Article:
Where the macro affairs of evolved civilizations of the universe may have almost nothing to do with how information is perceived and processed within the consciousness of the universe itself, which may be more based on the overall or macro distribution and dynamics of matter in the universe if the universe is itself a conscious information processor or even if it is an unconscious information processor.
Jacobsen: If the universe is a conscious information processor rather than an unconscious information processor, how does this change the Schrodinger's Cat experiment, as this adds a global third observer?
Rosner: It doesn't. It doesn't. The nature of the business of the universe isn't changed, which is the sharing of information.
Jacobsen: How can this be misinterpreted in an IC context?
Rosner: We don't have a good model yet. Nobody has a good model of the universe as an information processor. That means that you're subject to nothing but a misunderstanding. But one thing is clear, according to the laws of quantum mechanics, the situation doesn't change, regardless of the overall nature of the universe with regard to the information that is confined in the box with the cat.
It doesn't matter if the universe is conscious or not. It can't get to the information inside of the box because the universe, including us, set it up that way. You can't get the information in the box regardless of the overall state of the universe.
Jacobsen: Why doesn't box count as an observer?
Rosner: Because the box is the wall. When I say the universe is transactional, I mean things that happen in the universe don't matter, as if they didn't happen at all, if they are not communicated to the wider universe; it is an "as if" universe.
If information about what happened someplace is not recorded in the wider universe, it is as if that did not happen. There are subtleties to that, where it matters to us locally. You can build a whole planet inside of a Schrodinger Box. You could build a whole Schrodinger Box over the whole Earth with the entire probability of everyone on Earth dying or not being 50/50.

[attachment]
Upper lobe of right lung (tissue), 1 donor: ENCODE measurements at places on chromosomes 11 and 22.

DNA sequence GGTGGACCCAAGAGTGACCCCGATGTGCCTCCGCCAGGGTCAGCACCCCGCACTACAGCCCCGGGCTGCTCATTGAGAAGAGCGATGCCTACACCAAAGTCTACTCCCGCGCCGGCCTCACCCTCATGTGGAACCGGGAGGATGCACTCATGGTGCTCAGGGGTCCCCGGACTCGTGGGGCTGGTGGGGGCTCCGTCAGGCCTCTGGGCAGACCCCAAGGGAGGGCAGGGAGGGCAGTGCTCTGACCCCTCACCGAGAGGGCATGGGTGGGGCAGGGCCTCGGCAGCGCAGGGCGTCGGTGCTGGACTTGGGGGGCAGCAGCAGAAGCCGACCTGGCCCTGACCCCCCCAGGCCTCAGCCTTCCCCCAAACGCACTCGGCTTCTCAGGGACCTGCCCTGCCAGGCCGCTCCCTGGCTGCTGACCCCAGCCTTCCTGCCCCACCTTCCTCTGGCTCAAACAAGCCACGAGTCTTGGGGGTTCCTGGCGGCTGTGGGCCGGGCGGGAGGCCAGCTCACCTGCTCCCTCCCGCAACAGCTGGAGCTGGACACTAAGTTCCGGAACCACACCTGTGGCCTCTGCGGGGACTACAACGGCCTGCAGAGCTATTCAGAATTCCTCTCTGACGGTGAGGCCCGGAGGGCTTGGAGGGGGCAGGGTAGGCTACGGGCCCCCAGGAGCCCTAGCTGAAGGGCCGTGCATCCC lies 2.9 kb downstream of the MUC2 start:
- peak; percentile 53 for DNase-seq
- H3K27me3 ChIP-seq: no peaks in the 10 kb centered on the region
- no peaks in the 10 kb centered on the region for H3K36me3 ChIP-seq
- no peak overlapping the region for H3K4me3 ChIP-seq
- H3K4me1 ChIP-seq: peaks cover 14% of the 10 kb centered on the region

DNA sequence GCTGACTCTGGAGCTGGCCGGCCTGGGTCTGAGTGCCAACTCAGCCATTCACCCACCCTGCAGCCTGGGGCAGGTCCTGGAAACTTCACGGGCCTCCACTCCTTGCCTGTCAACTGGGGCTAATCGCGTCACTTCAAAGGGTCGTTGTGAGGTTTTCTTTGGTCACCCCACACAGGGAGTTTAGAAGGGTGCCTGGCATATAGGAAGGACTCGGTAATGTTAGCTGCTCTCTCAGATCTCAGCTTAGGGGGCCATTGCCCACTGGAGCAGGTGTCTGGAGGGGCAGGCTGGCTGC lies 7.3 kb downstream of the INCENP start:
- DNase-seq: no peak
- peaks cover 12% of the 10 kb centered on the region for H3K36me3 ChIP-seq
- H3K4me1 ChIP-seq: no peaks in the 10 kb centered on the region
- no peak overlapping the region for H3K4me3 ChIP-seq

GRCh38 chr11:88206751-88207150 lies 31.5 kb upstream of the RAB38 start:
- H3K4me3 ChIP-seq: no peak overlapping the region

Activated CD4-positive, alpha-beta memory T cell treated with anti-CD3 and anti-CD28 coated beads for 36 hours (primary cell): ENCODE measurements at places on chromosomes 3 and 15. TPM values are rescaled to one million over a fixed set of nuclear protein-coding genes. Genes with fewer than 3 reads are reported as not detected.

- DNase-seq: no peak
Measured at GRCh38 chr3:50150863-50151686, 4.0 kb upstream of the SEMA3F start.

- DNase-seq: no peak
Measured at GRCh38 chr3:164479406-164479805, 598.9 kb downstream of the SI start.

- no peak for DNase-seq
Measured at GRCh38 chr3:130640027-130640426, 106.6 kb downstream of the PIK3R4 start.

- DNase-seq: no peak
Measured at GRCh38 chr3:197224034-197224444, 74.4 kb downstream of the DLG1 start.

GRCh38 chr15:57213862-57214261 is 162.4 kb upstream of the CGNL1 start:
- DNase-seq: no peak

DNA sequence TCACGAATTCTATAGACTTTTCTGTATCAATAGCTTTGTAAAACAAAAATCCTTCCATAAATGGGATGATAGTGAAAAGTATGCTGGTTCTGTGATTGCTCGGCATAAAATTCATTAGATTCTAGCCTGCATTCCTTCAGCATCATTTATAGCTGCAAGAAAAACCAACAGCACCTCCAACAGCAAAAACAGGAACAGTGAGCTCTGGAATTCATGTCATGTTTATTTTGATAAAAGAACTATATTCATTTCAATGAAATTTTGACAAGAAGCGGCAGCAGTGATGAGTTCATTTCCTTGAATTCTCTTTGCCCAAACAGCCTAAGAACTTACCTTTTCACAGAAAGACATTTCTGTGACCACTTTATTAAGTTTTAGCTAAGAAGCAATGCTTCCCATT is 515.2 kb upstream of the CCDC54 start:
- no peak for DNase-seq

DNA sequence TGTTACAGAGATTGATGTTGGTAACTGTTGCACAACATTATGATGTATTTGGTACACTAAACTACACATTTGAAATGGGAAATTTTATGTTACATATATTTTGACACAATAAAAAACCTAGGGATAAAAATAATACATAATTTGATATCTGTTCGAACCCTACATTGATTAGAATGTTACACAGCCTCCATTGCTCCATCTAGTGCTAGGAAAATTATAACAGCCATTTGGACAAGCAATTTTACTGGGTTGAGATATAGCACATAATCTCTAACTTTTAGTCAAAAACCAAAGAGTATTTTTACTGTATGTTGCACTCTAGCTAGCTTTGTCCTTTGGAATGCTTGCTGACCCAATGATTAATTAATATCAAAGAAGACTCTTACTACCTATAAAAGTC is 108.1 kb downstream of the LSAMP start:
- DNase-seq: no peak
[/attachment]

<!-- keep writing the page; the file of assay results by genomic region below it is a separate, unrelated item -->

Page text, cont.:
It is the analogy between the fate of humanity and the fate of the cat. But if you set up a shield between the Earth and the rest of the universe, it is as if the events happening in the rest of the shield never happened, because they never got information out.
Things signify locally if the information is conveyed or signaled locally. They only are signified wider if their information is signified to the wider universe. It is similar to consciousness. Some of your consciousness can be aware of some events that other parts of your consciousness are not aware of.
In the most brutally mechanistic way, there are people who have been subject to split-brain surgery. Some people with epilepsy have their corpus callosum severed where there is no direct way for each side of the brain to share information with the other side.